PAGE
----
Eight to 10 months is an exciting age where your baby shows you how much she is making sense of her world. You have gotten through the first part of your child's life, the early infancy stage. Congrats! You did it, mama!
Now your baby is becoming more of their own person with greater interest in the world around them.
Their mobility and communication increase and they are beginning, in small ways, to show you they have a mind of their own.
What fun it is to be the baby and to be mommy.
Challenges can also arise as your once-easy baby may begin to protest at times of separation or when something does not go their way.
“The biggest shift is the development of what is called object permanence"—your baby now knows that something can exist even if they can't see it.
Peekaboo becomes even more fun because of this new ability. You hide behind your hands or a cloth, baby waits, and you come right back! That is exciting to them.
Dropping an object is classic at this age; your baby drops a toy or spoon and looks for it. Whereas, before this stage, out of sight meant out of mind. Now when you pick it up and give it back to your baby, the game begins. She drops it a second time and looks for it, showing you she knows it is there. You hand it back and she drops it again. Baby's first game with you.
This stage also means your little one can miss you when you are away. Separation anxiety can begin to show. If yours does not do this, no need to worry. Every baby is different.
You may have that baby who you could once hand off to new people easily. Now she looks wary or may protest.
This is how she communicates that she knows new from familiar people and has preferences for the ones she knows best—especially you, mama.
If your baby does this, give her time to warm up and expect clinginess.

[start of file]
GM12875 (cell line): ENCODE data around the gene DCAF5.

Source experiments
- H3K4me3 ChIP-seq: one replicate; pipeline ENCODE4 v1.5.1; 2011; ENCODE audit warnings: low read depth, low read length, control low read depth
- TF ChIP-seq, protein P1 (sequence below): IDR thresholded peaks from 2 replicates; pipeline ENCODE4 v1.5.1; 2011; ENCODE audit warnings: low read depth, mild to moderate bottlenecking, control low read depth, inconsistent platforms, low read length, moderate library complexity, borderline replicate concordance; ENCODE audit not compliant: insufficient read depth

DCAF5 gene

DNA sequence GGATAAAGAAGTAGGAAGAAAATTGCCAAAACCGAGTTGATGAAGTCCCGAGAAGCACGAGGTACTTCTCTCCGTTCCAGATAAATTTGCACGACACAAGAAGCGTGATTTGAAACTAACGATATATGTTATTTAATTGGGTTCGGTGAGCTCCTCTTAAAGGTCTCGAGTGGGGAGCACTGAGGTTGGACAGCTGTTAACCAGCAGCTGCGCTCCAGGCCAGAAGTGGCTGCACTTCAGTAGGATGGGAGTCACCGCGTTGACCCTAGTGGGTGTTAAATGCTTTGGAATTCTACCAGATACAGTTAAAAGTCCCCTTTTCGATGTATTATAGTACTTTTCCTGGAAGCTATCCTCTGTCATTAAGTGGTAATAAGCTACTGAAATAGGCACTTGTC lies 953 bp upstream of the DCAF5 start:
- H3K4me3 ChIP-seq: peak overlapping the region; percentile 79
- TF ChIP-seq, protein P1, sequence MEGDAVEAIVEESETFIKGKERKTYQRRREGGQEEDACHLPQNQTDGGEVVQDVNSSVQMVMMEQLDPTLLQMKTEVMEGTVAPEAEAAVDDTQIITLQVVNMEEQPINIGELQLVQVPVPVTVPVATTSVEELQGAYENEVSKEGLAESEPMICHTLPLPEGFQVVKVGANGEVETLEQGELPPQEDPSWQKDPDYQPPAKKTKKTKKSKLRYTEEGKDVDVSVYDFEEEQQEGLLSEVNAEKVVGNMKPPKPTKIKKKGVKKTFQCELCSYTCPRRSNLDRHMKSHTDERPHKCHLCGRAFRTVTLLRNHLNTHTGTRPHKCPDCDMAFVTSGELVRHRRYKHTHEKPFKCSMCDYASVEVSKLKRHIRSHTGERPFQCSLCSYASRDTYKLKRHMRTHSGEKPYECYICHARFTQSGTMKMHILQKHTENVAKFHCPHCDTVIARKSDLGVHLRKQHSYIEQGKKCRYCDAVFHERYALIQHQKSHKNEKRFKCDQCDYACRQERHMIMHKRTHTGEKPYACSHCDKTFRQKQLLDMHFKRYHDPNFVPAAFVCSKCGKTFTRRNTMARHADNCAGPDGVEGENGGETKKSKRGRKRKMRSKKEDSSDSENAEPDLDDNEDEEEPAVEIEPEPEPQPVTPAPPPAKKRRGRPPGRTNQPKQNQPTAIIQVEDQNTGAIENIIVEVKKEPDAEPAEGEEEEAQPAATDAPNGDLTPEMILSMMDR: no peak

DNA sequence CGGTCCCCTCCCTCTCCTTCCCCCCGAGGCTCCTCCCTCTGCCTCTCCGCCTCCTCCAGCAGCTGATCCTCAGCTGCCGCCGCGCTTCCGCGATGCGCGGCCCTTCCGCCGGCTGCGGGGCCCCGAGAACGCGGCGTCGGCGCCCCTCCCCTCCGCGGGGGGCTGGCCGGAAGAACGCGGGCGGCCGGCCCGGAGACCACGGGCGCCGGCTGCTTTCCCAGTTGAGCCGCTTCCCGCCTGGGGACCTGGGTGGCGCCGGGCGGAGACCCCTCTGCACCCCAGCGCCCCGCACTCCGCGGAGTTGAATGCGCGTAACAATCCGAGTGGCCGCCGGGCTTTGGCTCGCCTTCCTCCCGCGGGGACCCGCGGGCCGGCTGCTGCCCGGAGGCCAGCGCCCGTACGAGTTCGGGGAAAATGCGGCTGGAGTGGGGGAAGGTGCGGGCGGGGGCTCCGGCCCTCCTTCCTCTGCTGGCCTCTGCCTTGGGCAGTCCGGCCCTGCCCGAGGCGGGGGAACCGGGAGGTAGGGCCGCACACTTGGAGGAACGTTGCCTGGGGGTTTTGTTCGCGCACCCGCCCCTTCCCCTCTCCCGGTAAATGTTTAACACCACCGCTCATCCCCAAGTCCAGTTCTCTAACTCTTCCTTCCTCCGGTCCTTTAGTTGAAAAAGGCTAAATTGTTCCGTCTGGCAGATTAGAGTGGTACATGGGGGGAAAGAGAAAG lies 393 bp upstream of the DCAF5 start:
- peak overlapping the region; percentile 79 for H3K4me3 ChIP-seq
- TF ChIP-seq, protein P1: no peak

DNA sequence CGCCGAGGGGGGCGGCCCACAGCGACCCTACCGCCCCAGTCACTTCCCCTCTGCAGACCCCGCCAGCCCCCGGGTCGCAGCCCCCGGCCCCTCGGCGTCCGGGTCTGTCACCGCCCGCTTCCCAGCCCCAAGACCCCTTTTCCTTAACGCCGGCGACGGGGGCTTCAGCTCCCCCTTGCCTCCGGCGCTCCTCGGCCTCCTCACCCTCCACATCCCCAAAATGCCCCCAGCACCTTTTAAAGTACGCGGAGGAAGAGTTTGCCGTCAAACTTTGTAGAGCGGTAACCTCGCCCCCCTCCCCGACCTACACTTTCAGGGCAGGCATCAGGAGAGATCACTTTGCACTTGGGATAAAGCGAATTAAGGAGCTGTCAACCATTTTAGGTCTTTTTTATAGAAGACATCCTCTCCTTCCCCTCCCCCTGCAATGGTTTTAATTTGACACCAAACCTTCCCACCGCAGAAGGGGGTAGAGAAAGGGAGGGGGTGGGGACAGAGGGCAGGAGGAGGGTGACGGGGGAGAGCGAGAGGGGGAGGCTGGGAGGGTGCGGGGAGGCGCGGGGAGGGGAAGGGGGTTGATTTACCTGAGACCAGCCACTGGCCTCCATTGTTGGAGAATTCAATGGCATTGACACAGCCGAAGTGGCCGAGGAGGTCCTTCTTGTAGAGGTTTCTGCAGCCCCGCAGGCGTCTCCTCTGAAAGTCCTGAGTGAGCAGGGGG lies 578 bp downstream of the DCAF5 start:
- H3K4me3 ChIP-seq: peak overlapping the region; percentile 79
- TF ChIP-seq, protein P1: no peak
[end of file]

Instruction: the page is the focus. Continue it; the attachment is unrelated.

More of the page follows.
Your baby is likely babbling away during these months. Some are chattier than others, but they are all beginning to understand that language is communication. When you speak in the higher pitched tone that adults tend to use, she learns words from you.
As your child babbles, you can respond in sentences. It can go something like this, “Oh, you see the cat over there? It is looking at you. The soft cat." As you narrate what is happening your child picks up the back and forth of conversation as her brain absorbs the language.
Another way she is showing her growth is in her imitations kills. Your baby may clap when you do or wave bye-bye. Imitation is an important learning tool and another way for her to communicate.
Soon, most babies begin to point. This is powerful as she can communicate with you that she wants something or is looking at something and shows it to you from afar. She may not be so accurate in her pointing, but soon enough she will be.
Your infant is remembering more, even though she can't yet tell you with words. This is where routines come in and are helpful to organize the day. For example, she may learn that each time you put your coat on in the morning it means you are leaving.
Her response may be a desire to be picked up, crawling to the door, or crying. She knows you are going and does not want the good-bye. No need to worry, assure her you will be back with a hug as you leave. The important piece is that you will return later, and she will enjoy that.
This is also a time when some babies put up a fuss at bedtime. Knowing the routine means they anticipate your saying goodnight (which is goodbye). Continue with your routine so your baby has reassurance that she is okay and going to bed is okay.
Physically she is more in the world, too, as crawling begins. There is a big age range for when babies start to crawl (and some never do), so don't worry if yours has not started.
Being mobile is very exciting—she can move on her own and that is an enormous shift for her. Soon she will be able to pull up to standing, which is thrilling as well. She has more control of her world and being upright gives her a new view of her world.
All of these changes also mean she is building her confidence. It is exciting to crawl and grab onto a toy she wants, or play the dropping game.
She feels competent as you let her know you are still there for her and when you show joy in her newly developed skills.
Shared moments of laughter, affection, and warmth keep building her sense that she is not alone in the world and at the same time learning that she is competent.